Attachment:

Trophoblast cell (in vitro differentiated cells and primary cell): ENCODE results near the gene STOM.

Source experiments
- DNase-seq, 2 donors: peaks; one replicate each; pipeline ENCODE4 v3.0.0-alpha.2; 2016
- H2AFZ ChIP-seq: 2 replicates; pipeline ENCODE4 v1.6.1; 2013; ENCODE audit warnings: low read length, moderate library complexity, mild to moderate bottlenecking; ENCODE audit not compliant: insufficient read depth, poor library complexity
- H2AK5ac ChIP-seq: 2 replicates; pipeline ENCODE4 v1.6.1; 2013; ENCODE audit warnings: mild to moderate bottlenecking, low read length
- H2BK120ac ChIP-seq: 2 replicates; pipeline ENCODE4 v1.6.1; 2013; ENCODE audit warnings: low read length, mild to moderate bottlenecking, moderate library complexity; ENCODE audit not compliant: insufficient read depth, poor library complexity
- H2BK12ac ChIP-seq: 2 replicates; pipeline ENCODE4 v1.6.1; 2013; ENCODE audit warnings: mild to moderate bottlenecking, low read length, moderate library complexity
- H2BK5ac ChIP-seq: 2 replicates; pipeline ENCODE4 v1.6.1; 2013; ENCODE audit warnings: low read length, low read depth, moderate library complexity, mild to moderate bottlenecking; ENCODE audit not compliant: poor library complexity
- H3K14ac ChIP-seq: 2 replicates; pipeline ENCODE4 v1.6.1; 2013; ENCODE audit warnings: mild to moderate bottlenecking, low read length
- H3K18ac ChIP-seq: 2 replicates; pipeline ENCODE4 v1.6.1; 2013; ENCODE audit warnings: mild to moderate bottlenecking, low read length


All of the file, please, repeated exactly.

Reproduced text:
Trophoblast cell (in vitro differentiated cells and primary cell): ENCODE results near the gene STOM.

Source experiments
- DNase-seq, 2 donors: peaks; one replicate each; pipeline ENCODE4 v3.0.0-alpha.2; 2016
- H2AFZ ChIP-seq: 2 replicates; pipeline ENCODE4 v1.6.1; 2013; ENCODE audit warnings: low read length, moderate library complexity, mild to moderate bottlenecking; ENCODE audit not compliant: insufficient read depth, poor library complexity
- H2AK5ac ChIP-seq: 2 replicates; pipeline ENCODE4 v1.6.1; 2013; ENCODE audit warnings: mild to moderate bottlenecking, low read length
- H2BK120ac ChIP-seq: 2 replicates; pipeline ENCODE4 v1.6.1; 2013; ENCODE audit warnings: low read length, mild to moderate bottlenecking, moderate library complexity; ENCODE audit not compliant: insufficient read depth, poor library complexity
- H2BK12ac ChIP-seq: 2 replicates; pipeline ENCODE4 v1.6.1; 2013; ENCODE audit warnings: mild to moderate bottlenecking, low read length, moderate library complexity
- H2BK5ac ChIP-seq: 2 replicates; pipeline ENCODE4 v1.6.1; 2013; ENCODE audit warnings: low read length, low read depth, moderate library complexity, mild to moderate bottlenecking; ENCODE audit not compliant: poor library complexity
- H3K14ac ChIP-seq: 2 replicates; pipeline ENCODE4 v1.6.1; 2013; ENCODE audit warnings: mild to moderate bottlenecking, low read length
- H3K18ac ChIP-seq: 2 replicates; pipeline ENCODE4 v1.6.1; 2013; ENCODE audit warnings: mild to moderate bottlenecking, low read length